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# Rigid pavement as per IRC 58-2002 (Part - 2) Civil Engineering (CE) Notes | EduRev

## Civil Engineering (CE) : Rigid pavement as per IRC 58-2002 (Part - 2) Civil Engineering (CE) Notes | EduRev

The document Rigid pavement as per IRC 58-2002 (Part - 2) Civil Engineering (CE) Notes | EduRev is a part of Civil Engineering (CE) category.
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Relative stiffness of slab to sub-grade
A certain degree of resistance to slab deflection is offered by the sub-grade. The sub-grade deformation is same as the slab deflection. Hence the slab deflection is direct measurement of the magnitude of the sub-grade pressure. This pressure deformation characteristics of rigid pavement lead Westergaard to the define the term radius of relative stiffness l in cm is given by the equation below.

where E is the modulus of elasticity of cement concrete in kg/cm2 (3.0×105), μ is the Poisson‟s ratio of concrete (0.15), h is the slab thickness in cm and K is the modulus of subgrade reaction.

Since the pavement slab has finite length and width, either the character or the intensity of maximum stress induced by the application of a given traffic load is dependent on the location of the load on the pavement surface. There are three typical locations namely the interior, edge and corner, where differing conditions of slab continuity exist. These locations are termed as critical load positions Equivalent radius of resisting section When the interior point is loaded, only a small area of the pavement is resisting the bending moment of the plate. Westergaard‟s gives a relation for equivalent radius of the resisting section in cm in the equation below.

where a is the radius of the wheel load distribution in cm and h is the slab thickness in cm Wheel load stresses - Westergaard‟s stress equation The cement concrete slab is assumed to be homogeneous and to have uniform elastic properties with vertical sub-grade reaction being proportional to the deflection. Westergaard developed relationships for the stress at interior, edge and corner regions, denoted as σi , σe , σc in kg/cm2 respectively and given by the equations below.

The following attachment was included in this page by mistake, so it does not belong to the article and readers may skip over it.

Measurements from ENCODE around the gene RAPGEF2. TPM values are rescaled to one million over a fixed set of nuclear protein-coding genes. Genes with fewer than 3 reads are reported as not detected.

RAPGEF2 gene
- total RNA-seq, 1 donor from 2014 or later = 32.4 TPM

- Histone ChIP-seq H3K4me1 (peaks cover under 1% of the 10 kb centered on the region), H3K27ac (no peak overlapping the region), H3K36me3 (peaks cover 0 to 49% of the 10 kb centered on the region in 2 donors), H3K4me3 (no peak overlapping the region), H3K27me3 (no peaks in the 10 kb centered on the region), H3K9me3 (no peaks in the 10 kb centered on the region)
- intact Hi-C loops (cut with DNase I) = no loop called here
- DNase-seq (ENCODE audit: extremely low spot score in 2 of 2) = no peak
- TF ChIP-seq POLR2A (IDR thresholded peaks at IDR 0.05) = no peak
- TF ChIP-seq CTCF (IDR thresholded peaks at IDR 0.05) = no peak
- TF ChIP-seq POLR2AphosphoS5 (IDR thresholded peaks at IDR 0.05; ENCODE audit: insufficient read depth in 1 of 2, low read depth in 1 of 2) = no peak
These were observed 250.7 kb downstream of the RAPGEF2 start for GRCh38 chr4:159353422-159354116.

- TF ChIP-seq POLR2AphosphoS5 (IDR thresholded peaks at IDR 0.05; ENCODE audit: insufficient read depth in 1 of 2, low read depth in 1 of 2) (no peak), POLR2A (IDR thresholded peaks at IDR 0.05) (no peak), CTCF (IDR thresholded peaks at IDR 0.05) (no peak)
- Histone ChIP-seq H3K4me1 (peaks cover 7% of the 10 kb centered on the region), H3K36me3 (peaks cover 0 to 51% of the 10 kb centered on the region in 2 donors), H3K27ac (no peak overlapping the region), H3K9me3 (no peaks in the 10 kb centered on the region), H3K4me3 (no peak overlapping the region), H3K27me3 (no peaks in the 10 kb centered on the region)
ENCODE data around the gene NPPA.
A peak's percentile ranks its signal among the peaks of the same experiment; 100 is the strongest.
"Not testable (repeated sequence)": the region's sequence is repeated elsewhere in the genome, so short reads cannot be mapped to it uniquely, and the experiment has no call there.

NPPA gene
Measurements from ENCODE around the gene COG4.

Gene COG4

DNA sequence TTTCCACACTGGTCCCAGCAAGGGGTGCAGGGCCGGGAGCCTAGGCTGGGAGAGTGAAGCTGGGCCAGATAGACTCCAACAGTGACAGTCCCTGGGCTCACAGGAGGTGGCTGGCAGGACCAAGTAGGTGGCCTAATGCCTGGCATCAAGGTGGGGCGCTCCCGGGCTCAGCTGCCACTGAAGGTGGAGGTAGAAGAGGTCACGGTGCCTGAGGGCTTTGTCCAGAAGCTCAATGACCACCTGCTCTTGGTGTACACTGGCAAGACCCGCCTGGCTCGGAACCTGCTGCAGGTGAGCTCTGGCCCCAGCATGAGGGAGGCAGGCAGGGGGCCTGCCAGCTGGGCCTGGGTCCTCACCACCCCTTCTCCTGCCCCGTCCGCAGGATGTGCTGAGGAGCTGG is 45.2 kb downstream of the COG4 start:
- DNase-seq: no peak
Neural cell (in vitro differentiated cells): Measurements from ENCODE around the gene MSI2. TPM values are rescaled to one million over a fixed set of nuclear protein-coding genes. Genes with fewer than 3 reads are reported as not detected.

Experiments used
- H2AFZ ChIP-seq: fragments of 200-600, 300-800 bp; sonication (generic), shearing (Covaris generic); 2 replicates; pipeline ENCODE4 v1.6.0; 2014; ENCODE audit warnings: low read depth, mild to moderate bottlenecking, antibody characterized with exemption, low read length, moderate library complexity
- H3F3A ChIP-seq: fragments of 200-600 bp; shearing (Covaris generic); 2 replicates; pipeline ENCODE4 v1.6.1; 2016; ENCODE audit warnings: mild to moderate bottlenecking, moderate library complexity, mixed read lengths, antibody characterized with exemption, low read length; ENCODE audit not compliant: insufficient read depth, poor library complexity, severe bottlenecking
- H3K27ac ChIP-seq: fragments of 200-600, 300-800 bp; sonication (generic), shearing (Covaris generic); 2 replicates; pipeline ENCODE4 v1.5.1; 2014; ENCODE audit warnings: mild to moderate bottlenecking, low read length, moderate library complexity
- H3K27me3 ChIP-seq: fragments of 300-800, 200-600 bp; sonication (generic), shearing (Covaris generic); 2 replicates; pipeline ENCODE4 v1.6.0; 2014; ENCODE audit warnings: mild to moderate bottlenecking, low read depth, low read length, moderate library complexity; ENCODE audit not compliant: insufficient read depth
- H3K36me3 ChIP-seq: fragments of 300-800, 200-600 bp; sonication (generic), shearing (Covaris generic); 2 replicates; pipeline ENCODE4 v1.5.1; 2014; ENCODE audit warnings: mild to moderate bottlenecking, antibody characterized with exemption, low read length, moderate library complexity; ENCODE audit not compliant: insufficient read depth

where h is the slab thickness in cm, P is the wheel load in kg, a is the radius of the wheel load distribution in cm, l the radius of the relative stiffness in cm and b is the radius of the resisting section in cm.

Critcal stress locations

Temperature stresses
Temperature stresses are developed in cement concrete pavement due to variation in slab temperature. This is caused by (i) daily variation resulting in a temperature gradient across the thickness of the slab and (ii) seasonal variation resulting in overall change in the slab temperature. The former results in warping stresses and the later in frictional stresses.
Warping Stress
The warping stress at the interior, edge and corner regions, denoted as σti , σte , σtc in kg/cm2 respectively and given by the equations.

where E is the modulus of elasticity of concrete in kg/cm2 (3×105), is the thermal coefficient of concrete per o C (1×107) t is the temperature difference between the top and bottom of the slab, Cx and Cy are the coefficient based on Lx/l in the desired direction and Ly /l right angle to the desired direction, μ is the Poisson‟s ration (0.15), a is the radius of the contact area and l is the radius of the relative stiffness.

Warping Stress are developed in C C pavement at different location :
During the day time when the slab is warped with convex upwards (Fig.l), the foundation pulls the slab down by spring action, the characteristic of the Winkler foundation. The stresses caused by the hypothetical tension in the spring are assumed to represent the curling or warping stress caused by self-weight of the slab. If the foundation is stiffer, the curling stress is large because the restraining force of the hypothetical spring foundation is also large though weight of the slab remains the same. The greater the temperature difference between the top and the bottom of the slab, greater is the warping and a large tension in the spring causes higher stresses. During the night hours, the slab curls as shown in Fig. 2. This condition is critical during the early life of concrete when it is very weak. Curling stresses are sensitive to the stiffness of the idealised foundation. Author‟s analysis shows that a concrete a slab laid on a Dry Lean Concrete (DLC) sub-base warps up and leave the foundation even for a temperature difference of 10°C between the top and the bottom of the slab and the self weight of the slab is not large enough to deflect the slab to make it rest on the foundation. Any higher temperature difference causes additional warping but does not cause any additional curling stresses since the self-weight remains the same.

Frictional stresses
The frictional stress σf in kg/cm2 is given by the equation

where W is the unit weight of concrete in kg/cm2 (2400), f is the coefficient of sub grade friction (1.5) and Lis the length of the slab in meters.

Combination of stresses
The cumulative effect of the different stress give rise to the following thee critical cases
• Summer, mid-day: The critical stress is for edge region given by σcritical = σe + σte − σf
• Winter, mid-day: The critical combination of stress is for the edge region given by σcritical = σe + σte + σf
• Mid-nights: The critical combination of stress is for the corner region given by σcritical = σc + σtc

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